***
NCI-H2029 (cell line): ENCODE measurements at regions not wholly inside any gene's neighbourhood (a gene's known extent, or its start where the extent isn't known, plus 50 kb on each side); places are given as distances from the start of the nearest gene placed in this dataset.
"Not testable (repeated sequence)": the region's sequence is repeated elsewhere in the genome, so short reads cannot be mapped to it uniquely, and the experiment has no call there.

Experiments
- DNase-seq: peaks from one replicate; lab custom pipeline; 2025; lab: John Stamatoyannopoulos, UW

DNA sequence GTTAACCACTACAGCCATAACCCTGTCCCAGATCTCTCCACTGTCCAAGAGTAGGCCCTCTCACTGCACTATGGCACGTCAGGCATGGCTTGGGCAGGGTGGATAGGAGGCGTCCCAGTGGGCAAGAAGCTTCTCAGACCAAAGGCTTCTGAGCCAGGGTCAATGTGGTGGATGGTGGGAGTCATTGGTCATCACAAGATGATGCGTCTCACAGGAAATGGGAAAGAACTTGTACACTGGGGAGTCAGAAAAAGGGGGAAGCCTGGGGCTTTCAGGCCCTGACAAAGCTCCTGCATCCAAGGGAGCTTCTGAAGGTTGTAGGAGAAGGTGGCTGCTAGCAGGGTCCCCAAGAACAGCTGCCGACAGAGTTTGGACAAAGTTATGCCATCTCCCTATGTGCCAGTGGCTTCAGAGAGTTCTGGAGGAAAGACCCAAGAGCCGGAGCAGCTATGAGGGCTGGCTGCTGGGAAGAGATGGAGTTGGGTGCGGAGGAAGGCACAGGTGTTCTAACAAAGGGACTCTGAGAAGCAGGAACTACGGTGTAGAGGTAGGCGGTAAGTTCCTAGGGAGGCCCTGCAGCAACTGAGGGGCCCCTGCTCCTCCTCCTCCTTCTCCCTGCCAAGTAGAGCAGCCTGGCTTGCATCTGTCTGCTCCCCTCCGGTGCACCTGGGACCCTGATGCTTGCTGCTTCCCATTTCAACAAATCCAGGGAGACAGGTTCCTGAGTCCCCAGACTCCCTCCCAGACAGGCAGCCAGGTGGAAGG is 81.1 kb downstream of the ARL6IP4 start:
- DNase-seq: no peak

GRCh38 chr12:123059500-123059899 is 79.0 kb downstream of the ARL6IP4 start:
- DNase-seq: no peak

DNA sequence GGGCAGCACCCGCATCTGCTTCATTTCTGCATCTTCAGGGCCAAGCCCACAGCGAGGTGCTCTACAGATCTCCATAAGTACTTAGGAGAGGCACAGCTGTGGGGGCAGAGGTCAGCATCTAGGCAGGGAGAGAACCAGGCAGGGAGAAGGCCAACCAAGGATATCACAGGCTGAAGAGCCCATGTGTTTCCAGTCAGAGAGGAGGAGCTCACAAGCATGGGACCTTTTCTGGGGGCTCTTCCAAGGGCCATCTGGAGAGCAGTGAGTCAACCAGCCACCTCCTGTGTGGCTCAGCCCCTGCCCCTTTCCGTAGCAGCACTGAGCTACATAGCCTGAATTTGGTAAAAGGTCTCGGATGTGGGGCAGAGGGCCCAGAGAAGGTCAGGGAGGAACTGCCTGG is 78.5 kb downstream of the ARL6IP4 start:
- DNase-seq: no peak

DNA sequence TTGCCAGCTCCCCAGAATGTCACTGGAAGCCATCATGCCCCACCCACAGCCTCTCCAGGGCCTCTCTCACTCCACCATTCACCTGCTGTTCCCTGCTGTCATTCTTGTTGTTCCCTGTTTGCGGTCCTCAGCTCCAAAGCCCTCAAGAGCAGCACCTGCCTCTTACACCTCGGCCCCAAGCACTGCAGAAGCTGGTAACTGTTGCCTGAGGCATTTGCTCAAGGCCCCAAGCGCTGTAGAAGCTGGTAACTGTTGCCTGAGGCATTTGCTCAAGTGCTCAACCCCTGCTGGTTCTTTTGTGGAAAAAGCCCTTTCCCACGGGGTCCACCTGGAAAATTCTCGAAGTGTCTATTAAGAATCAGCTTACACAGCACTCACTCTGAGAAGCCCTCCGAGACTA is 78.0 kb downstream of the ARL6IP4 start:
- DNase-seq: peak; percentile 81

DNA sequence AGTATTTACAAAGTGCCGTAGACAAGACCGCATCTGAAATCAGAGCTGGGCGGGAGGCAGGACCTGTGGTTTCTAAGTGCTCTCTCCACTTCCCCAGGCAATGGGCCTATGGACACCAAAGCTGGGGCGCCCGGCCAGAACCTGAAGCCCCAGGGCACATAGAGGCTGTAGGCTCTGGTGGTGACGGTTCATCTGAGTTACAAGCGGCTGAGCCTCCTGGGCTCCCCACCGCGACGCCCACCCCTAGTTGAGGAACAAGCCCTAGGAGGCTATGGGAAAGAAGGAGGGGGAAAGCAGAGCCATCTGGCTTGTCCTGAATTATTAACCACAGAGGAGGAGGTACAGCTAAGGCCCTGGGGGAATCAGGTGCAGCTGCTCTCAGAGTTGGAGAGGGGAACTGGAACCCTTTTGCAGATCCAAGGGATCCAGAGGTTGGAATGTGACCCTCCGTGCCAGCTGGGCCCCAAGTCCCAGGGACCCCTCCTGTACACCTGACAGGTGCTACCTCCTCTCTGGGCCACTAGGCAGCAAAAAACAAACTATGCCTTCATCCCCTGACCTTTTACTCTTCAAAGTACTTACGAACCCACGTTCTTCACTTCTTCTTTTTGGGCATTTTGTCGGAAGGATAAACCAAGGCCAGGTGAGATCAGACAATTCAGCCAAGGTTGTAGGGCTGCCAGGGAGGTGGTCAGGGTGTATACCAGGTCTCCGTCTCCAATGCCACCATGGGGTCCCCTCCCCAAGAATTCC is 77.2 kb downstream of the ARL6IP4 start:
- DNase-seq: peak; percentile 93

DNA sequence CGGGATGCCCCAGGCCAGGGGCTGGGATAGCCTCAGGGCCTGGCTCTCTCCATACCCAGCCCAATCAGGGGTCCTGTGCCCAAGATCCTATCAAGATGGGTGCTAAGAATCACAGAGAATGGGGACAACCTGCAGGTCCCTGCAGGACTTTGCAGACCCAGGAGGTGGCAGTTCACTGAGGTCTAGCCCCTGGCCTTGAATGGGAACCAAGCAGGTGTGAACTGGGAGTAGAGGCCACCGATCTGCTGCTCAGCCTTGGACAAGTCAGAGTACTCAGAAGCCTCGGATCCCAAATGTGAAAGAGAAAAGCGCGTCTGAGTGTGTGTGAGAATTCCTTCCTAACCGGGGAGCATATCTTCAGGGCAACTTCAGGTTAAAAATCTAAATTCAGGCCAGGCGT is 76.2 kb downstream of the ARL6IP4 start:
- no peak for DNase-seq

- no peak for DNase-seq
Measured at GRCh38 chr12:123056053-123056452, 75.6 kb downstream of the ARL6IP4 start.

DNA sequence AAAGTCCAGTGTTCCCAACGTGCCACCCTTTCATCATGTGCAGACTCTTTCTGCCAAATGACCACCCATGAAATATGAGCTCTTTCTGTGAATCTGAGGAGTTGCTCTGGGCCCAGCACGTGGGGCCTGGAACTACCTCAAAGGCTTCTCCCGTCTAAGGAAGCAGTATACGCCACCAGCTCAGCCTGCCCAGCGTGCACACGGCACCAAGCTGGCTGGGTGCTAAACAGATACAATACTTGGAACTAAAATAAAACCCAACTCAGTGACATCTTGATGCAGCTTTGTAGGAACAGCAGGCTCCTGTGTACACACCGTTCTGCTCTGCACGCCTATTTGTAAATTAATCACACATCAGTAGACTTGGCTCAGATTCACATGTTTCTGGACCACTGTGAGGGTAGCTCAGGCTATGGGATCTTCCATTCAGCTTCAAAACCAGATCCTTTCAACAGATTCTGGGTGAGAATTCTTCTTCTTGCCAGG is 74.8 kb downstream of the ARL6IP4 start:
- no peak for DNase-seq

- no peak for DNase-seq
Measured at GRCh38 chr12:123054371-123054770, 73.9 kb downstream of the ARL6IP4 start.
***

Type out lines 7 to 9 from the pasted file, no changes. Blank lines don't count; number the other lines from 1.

GRCh38 chr12:123059500-123059899 is 79.0 kb downstream of the ARL6IP4 start:
- DNase-seq: no peak

DNA sequence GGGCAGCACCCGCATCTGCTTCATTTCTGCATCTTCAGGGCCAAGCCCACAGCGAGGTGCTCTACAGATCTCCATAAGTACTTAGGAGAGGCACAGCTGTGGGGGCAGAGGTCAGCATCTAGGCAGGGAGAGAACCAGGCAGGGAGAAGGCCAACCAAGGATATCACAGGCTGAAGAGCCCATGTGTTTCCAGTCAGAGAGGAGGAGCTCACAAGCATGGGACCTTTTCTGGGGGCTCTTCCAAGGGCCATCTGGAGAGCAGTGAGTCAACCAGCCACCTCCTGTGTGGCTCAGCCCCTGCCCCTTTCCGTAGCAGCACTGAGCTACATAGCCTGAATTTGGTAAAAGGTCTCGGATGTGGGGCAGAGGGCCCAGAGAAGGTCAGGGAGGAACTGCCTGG is 78.5 kb downstream of the ARL6IP4 start: